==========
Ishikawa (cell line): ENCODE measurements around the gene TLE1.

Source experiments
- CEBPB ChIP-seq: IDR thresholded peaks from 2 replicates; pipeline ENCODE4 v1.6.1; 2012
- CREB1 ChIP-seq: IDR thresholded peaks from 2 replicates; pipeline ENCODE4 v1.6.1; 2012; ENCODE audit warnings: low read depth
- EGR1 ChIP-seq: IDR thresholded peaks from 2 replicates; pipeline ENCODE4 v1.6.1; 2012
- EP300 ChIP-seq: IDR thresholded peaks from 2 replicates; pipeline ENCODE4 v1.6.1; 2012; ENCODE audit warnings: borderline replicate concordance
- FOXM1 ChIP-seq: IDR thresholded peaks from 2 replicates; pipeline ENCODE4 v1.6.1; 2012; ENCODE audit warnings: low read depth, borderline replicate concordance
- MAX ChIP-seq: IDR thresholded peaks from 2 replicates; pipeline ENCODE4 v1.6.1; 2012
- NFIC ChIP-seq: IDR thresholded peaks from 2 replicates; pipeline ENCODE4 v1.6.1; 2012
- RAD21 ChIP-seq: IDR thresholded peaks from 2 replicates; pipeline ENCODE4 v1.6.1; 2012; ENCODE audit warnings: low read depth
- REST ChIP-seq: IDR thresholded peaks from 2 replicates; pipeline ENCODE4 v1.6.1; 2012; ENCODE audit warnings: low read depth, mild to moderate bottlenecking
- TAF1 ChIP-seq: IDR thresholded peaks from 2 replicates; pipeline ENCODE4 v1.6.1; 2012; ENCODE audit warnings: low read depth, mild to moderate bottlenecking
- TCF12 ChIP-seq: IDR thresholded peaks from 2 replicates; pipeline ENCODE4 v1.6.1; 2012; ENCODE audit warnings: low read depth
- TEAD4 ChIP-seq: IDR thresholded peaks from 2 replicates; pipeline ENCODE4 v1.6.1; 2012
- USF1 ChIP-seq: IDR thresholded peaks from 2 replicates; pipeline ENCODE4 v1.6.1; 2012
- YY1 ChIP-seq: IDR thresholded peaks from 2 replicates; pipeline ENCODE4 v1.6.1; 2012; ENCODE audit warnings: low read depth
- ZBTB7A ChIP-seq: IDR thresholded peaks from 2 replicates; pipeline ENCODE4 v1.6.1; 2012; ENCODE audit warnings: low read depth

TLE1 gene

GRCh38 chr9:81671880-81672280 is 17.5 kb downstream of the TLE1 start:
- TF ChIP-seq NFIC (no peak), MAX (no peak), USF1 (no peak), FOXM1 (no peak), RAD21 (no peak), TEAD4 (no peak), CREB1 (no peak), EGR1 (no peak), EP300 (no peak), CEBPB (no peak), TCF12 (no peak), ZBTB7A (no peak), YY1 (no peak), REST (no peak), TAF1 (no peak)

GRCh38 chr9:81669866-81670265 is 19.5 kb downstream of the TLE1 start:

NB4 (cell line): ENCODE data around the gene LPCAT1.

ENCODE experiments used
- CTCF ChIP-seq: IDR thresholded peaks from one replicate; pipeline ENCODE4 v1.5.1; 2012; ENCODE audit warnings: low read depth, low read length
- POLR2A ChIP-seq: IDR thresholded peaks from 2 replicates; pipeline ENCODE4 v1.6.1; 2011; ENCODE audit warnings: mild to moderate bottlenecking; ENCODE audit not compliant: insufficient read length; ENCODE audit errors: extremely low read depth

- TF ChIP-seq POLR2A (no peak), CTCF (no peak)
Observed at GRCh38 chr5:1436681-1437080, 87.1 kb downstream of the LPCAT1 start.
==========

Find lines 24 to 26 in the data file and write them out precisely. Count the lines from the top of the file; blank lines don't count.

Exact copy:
- CTCF ChIP-seq: IDR thresholded peaks from one replicate; pipeline ENCODE4 v1.5.1; 2012; ENCODE audit warnings: low read depth, low read length
- POLR2A ChIP-seq: IDR thresholded peaks from 2 replicates; pipeline ENCODE4 v1.6.1; 2011; ENCODE audit warnings: mild to moderate bottlenecking; ENCODE audit not compliant: insufficient read length; ENCODE audit errors: extremely low read depth

- TF ChIP-seq POLR2A (no peak), CTCF (no peak)